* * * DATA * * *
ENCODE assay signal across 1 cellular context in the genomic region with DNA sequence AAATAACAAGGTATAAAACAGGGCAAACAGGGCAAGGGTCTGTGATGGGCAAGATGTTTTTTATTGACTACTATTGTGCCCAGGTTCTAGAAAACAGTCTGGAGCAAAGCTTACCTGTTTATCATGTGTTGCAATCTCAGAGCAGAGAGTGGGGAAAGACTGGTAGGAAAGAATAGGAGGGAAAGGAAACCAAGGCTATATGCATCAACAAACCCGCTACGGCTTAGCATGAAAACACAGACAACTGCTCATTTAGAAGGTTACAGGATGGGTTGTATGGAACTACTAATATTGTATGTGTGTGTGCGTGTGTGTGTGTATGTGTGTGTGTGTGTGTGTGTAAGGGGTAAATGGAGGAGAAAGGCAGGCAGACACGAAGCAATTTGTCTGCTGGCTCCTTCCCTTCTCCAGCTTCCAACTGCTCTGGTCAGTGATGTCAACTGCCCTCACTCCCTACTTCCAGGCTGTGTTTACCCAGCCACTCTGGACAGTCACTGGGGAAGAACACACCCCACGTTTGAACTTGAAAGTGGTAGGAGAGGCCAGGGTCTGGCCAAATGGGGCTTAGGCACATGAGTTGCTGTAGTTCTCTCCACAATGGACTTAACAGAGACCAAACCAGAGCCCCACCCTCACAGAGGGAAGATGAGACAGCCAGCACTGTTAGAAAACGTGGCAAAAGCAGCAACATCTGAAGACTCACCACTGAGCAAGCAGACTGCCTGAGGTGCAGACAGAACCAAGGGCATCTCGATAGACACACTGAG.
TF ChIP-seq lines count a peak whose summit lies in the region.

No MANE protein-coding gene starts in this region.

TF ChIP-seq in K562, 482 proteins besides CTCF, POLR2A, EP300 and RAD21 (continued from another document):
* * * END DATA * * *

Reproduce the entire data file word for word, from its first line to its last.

ENCODE assay signal across 1 cellular context in the genomic region with DNA sequence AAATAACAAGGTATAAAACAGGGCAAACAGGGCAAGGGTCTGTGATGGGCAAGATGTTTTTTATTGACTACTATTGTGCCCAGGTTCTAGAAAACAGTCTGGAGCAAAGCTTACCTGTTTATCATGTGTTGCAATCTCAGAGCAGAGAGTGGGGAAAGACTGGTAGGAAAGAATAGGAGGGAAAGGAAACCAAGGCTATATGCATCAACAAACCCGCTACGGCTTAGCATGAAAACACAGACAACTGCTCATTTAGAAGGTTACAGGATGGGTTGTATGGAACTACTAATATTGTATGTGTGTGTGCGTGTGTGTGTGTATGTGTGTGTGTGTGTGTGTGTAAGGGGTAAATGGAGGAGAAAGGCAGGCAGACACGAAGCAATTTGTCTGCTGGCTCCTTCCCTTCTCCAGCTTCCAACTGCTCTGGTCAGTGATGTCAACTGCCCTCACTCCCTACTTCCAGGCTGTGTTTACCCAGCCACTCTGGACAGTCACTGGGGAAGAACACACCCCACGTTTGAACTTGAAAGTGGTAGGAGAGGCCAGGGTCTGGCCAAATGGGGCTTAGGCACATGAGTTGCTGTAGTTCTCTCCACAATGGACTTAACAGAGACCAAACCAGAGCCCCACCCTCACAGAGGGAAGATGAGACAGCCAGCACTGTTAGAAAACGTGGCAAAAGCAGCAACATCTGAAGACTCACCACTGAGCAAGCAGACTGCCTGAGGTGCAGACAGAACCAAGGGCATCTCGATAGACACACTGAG.
TF ChIP-seq lines count a peak whose summit lies in the region.

No MANE protein-coding gene starts in this region.

TF ChIP-seq in K562, 482 proteins besides CTCF, POLR2A, EP300 and RAD21 (continued from another document):